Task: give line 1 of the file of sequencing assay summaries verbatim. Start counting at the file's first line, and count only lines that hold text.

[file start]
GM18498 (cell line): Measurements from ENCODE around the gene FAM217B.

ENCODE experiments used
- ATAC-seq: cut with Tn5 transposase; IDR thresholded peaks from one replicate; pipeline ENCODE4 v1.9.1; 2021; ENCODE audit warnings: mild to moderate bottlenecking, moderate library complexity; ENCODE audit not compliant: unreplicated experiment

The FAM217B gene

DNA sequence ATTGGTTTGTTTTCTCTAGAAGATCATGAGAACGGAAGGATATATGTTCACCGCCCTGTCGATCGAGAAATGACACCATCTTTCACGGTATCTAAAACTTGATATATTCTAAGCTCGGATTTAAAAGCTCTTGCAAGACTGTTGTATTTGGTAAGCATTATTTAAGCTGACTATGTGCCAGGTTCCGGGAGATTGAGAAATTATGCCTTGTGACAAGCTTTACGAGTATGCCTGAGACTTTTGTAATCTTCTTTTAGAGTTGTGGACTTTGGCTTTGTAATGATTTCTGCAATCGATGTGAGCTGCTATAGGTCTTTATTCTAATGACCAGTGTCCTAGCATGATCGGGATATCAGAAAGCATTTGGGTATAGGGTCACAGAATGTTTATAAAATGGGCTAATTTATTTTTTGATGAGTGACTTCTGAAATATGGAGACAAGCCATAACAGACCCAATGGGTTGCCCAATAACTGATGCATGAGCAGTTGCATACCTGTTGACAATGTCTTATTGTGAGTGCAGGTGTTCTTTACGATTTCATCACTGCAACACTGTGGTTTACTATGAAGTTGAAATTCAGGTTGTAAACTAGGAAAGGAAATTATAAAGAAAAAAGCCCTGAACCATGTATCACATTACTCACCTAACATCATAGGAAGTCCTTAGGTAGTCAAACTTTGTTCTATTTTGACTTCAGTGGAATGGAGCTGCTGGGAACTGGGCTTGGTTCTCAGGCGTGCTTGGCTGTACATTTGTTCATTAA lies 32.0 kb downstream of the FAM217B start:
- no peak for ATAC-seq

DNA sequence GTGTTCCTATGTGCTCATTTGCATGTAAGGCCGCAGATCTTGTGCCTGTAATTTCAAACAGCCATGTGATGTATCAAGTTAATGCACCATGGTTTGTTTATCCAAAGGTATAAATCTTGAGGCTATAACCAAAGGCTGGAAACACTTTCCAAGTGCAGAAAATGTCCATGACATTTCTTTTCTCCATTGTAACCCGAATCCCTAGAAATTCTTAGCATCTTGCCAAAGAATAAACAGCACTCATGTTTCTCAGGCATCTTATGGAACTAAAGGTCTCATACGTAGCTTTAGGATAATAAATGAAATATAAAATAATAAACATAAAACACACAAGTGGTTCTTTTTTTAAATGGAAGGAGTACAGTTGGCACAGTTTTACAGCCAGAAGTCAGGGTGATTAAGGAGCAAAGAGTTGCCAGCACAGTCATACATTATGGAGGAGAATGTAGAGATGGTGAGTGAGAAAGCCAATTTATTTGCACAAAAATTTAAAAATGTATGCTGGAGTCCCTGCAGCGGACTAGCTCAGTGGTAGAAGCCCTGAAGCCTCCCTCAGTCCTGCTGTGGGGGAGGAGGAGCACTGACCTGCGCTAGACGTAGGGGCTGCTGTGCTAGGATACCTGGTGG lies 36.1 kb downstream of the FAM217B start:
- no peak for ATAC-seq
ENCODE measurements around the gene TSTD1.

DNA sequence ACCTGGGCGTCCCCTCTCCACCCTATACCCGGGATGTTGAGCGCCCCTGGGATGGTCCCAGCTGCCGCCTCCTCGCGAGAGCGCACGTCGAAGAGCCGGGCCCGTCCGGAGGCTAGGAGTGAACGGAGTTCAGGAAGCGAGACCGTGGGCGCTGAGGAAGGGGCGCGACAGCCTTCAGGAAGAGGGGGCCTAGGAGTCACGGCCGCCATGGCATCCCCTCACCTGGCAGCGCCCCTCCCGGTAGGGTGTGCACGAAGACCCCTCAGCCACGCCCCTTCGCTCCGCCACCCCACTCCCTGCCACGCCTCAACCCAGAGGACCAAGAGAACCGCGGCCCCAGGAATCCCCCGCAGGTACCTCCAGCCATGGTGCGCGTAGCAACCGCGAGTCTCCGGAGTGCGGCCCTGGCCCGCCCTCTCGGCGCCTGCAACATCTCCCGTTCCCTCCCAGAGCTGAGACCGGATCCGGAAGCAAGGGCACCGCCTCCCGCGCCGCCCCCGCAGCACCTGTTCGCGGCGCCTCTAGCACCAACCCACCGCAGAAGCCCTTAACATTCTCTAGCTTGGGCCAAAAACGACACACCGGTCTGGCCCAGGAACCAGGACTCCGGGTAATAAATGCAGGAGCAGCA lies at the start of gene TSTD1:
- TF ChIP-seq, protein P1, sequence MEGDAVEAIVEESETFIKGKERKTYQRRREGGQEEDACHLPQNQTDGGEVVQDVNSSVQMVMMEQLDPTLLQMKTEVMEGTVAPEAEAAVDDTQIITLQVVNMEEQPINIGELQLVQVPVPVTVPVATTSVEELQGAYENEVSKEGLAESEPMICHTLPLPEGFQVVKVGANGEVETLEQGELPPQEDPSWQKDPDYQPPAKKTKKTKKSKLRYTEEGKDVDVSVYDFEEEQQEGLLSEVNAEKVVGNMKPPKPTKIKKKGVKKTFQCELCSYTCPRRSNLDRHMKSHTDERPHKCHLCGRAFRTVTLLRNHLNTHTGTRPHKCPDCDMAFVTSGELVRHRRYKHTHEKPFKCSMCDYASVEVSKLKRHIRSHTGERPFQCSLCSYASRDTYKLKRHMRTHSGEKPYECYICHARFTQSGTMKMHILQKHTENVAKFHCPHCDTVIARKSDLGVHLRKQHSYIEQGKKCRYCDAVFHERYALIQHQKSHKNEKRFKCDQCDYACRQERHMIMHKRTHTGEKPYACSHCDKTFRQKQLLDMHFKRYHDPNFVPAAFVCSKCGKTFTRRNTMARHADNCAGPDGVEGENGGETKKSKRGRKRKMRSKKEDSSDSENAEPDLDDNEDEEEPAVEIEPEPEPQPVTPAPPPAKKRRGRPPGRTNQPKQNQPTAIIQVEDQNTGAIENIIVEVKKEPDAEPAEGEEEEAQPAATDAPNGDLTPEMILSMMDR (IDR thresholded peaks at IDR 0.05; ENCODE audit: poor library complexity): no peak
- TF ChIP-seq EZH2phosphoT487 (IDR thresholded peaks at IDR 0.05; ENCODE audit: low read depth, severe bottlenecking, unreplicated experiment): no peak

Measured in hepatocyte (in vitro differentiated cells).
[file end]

GM18498 (cell line): Measurements from ENCODE around the gene FAM217B.